Departments: Your Questions Answered
James J. Sejvar, M.D., is a neuroepidemiologist for the division of viral and Rickettsial disease, division of vector-borne infectious diseases, and the National Center for Zoonotic, Vector-Borne, and Enteric Diseases of the Centers for Disease Control and Prevention in Atlanta, GA.
My mother has had a progressive neurologic disorder with no diagnosis for 20 years. In 1946, when she was 11, she contracted the H1 Influenza B virus and was paralyzed for several days. At a recent hospital stay, a doctor said that it was a “real possibility” that her 1946 flu caused her neurologic disorder. Could it be true?
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Q My mother has had a progressive neurologic disorder with no diagnosis for 20 years. In 1946, when she was 11, she contracted the H1 Influenza B virus and was paralyzed for several days. At a recent hospital stay, a doctor said that it was a “real possibility” that her 1946 flu caused her neurologic disorder. Could it be true?
DR. JAMES B. SEJVAR RESPONDS:
A It can be tempting for a physician to try to find an explanation for a patient's illness in the absence of a firm diagnosis. I think it's unlikely, however, that a prior history of influenza infection would be the source of your mother's current illness.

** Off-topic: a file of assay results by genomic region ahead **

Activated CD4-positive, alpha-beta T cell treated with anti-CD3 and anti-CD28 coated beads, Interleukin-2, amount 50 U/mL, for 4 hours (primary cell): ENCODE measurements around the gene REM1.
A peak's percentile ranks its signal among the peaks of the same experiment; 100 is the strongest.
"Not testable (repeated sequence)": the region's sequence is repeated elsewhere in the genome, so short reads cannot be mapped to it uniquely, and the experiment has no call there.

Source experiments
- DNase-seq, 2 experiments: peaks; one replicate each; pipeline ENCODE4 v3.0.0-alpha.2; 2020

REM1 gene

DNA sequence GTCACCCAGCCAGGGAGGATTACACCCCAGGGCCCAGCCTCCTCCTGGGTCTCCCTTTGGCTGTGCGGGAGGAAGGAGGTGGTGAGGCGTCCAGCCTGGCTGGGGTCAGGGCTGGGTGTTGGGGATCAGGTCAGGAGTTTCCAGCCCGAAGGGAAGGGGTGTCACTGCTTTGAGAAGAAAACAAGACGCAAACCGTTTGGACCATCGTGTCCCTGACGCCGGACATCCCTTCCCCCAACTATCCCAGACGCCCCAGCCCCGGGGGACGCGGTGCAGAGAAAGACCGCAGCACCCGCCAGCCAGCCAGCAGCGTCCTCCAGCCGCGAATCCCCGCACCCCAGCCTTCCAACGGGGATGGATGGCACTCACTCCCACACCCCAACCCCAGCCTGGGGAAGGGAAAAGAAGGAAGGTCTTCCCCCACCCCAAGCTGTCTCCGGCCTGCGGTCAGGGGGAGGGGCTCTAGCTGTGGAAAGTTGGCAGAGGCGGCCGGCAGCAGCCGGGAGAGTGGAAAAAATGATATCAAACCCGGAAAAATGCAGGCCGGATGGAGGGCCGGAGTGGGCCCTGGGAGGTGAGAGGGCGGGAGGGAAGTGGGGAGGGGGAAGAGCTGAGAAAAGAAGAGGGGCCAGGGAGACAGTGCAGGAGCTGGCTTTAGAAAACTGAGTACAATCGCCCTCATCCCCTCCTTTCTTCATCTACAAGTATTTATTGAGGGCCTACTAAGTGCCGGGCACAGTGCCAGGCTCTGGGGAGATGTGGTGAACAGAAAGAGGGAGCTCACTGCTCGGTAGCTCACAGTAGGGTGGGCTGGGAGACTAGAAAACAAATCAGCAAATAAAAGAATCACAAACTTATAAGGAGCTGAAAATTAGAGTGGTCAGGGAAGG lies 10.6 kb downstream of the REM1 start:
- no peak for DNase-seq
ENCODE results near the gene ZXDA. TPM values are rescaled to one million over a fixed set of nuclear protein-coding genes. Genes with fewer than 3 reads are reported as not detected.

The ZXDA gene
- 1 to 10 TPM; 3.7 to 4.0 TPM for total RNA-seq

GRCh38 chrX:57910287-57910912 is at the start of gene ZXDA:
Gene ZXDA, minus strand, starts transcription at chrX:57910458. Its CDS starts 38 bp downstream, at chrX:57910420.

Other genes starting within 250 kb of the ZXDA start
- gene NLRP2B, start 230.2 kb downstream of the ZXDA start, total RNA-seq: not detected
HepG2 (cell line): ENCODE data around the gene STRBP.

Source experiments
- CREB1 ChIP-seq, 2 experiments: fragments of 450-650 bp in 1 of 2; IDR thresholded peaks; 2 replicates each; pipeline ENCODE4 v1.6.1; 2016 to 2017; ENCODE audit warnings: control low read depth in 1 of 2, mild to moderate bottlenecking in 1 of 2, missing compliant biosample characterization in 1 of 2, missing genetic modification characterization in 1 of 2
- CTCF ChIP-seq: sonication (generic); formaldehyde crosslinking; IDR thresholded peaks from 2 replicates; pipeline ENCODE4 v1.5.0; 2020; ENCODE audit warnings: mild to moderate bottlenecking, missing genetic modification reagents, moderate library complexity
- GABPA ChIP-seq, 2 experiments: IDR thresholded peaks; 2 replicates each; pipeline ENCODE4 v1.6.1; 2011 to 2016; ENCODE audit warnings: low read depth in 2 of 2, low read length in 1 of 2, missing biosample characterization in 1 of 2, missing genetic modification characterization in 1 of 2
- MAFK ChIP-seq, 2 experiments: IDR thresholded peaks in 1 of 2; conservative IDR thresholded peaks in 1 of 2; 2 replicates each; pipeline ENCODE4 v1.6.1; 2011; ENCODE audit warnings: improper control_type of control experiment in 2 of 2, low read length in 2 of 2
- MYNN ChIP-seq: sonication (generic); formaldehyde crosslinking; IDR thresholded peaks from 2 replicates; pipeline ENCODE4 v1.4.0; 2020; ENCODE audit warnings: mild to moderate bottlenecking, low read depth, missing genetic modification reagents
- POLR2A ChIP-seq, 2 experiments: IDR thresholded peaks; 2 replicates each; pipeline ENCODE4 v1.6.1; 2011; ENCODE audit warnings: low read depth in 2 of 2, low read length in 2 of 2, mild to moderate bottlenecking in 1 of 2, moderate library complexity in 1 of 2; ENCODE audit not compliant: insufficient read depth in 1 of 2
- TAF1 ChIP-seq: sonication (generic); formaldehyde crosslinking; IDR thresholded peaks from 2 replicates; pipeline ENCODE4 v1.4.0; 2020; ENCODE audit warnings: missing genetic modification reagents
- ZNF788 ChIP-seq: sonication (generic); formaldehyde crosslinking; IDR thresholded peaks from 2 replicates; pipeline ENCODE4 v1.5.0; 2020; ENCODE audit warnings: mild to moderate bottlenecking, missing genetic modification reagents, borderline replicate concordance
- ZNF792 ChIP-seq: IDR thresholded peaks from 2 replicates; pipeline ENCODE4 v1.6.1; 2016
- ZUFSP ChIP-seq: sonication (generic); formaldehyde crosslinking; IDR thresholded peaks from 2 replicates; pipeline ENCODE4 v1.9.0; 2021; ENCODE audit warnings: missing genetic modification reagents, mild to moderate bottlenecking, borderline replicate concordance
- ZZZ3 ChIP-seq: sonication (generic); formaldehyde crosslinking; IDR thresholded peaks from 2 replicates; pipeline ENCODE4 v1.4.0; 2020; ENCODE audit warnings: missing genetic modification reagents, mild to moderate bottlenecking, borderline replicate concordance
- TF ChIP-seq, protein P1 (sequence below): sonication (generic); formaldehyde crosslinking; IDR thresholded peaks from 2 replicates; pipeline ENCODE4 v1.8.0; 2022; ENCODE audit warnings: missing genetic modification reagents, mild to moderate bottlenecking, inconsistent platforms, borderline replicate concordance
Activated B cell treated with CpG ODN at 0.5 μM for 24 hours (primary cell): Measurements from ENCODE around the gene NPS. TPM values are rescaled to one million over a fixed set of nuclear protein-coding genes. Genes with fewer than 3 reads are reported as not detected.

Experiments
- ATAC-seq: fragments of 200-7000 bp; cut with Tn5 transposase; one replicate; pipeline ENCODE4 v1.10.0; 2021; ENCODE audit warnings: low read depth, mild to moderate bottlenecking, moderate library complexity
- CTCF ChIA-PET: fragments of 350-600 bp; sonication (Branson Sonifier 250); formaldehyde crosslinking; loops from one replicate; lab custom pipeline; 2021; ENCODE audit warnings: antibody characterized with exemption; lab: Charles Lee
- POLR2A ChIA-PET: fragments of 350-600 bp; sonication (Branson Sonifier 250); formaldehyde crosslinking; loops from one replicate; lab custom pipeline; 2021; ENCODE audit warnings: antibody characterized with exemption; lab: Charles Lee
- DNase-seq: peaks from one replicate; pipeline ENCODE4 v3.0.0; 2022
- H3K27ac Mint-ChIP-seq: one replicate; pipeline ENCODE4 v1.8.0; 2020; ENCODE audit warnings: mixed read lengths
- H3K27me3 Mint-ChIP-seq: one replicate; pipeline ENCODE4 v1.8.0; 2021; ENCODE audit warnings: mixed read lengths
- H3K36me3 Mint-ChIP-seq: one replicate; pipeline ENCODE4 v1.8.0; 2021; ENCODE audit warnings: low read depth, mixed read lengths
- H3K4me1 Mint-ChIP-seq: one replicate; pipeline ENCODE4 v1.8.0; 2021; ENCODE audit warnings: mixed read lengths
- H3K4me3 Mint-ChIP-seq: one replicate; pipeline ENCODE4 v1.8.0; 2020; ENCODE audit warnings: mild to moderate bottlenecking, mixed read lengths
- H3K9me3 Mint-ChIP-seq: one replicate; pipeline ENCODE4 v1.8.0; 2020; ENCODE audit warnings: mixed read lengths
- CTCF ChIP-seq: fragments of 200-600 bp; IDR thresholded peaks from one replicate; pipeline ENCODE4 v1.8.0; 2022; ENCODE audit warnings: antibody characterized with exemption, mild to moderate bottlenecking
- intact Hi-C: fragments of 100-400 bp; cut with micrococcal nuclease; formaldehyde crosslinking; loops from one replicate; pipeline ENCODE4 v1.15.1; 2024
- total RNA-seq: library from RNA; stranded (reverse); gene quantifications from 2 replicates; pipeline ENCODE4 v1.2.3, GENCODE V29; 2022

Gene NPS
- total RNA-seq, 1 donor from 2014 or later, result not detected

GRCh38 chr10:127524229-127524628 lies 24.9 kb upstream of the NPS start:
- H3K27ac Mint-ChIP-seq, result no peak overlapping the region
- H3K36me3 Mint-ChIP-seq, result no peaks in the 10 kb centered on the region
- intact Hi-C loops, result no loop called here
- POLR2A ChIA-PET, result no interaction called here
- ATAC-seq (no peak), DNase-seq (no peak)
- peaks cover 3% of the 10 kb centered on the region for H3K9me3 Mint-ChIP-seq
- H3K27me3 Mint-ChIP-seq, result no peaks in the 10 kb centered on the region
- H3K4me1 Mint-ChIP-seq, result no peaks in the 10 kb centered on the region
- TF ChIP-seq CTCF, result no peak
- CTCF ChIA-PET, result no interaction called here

Influenza can be associated with various neurologic problems: encephalopathy (a state of confusion), seizures, neuropathy, as well as others. These complications most frequently occur in children, although cases of neurologic illness associated with adult influenza certainly occur. In most cases, the relationship of influenza-virus infection to these neurologic illnesses is not well understood: We don't know how—or in some cases if—the influenza virus causes the neurologic disease.
Progressive neurologic disease due to influenza-virus infection would be particularly unusual. However, during the 1918 influenza pandemic, there was also an outbreak of a strange illness known as encephalitis lethargica, in which people developed neurologic problems including, in some cases, features of Parkinsonism—problems with balance, slow movements, and facial masking [a symptom in which facial muscles become immobilized]. But, the relationship between the influenza pandemic and the outbreak of encephalitis lethargica remains unclear, and they were probably unrelated. People who recover from a severe case of influenza sometimes also develop features of Parkinsonism, but these generally occur shortly after the infection rather than appearing as a progressive disorder.
Although we probably cannot completely exclude some relationship between your mother's current illness and her influenza infection, it would be very important for her physicians to make sure that they are exploring other more likely reasons for her illness.